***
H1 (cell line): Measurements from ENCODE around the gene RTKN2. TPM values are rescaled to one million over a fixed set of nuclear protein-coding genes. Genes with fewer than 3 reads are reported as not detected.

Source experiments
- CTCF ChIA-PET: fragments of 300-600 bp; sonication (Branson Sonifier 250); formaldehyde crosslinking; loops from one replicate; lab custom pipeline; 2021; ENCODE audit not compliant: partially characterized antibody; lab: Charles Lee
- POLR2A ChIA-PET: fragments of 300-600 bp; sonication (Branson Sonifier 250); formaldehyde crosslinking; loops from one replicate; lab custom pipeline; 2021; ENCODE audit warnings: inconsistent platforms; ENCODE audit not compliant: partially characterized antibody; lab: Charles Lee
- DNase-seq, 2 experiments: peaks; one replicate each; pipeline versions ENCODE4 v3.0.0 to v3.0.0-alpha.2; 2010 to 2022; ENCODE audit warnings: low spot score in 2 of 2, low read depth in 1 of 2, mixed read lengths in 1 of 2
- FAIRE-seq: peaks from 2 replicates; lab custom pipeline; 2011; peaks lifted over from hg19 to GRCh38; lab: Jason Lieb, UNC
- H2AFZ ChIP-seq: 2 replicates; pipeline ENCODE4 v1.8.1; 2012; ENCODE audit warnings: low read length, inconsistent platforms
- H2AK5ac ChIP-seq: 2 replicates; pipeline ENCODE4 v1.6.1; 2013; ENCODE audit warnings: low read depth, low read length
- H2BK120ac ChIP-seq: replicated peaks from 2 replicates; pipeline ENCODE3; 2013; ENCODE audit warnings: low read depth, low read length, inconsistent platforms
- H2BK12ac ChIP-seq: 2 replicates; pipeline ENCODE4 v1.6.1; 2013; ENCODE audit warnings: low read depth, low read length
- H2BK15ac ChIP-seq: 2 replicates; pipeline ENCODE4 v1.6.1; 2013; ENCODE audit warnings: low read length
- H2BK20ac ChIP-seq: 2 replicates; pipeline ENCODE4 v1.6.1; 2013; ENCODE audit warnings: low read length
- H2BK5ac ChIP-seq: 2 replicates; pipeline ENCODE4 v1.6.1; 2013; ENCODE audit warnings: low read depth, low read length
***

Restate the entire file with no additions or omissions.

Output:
H1 (cell line): Measurements from ENCODE around the gene RTKN2. TPM values are rescaled to one million over a fixed set of nuclear protein-coding genes. Genes with fewer than 3 reads are reported as not detected.

Source experiments
- CTCF ChIA-PET: fragments of 300-600 bp; sonication (Branson Sonifier 250); formaldehyde crosslinking; loops from one replicate; lab custom pipeline; 2021; ENCODE audit not compliant: partially characterized antibody; lab: Charles Lee
- POLR2A ChIA-PET: fragments of 300-600 bp; sonication (Branson Sonifier 250); formaldehyde crosslinking; loops from one replicate; lab custom pipeline; 2021; ENCODE audit warnings: inconsistent platforms; ENCODE audit not compliant: partially characterized antibody; lab: Charles Lee
- DNase-seq, 2 experiments: peaks; one replicate each; pipeline versions ENCODE4 v3.0.0 to v3.0.0-alpha.2; 2010 to 2022; ENCODE audit warnings: low spot score in 2 of 2, low read depth in 1 of 2, mixed read lengths in 1 of 2
- FAIRE-seq: peaks from 2 replicates; lab custom pipeline; 2011; peaks lifted over from hg19 to GRCh38; lab: Jason Lieb, UNC
- H2AFZ ChIP-seq: 2 replicates; pipeline ENCODE4 v1.8.1; 2012; ENCODE audit warnings: low read length, inconsistent platforms
- H2AK5ac ChIP-seq: 2 replicates; pipeline ENCODE4 v1.6.1; 2013; ENCODE audit warnings: low read depth, low read length
- H2BK120ac ChIP-seq: replicated peaks from 2 replicates; pipeline ENCODE3; 2013; ENCODE audit warnings: low read depth, low read length, inconsistent platforms
- H2BK12ac ChIP-seq: 2 replicates; pipeline ENCODE4 v1.6.1; 2013; ENCODE audit warnings: low read depth, low read length
- H2BK15ac ChIP-seq: 2 replicates; pipeline ENCODE4 v1.6.1; 2013; ENCODE audit warnings: low read length
- H2BK20ac ChIP-seq: 2 replicates; pipeline ENCODE4 v1.6.1; 2013; ENCODE audit warnings: low read length
- H2BK5ac ChIP-seq: 2 replicates; pipeline ENCODE4 v1.6.1; 2013; ENCODE audit warnings: low read depth, low read length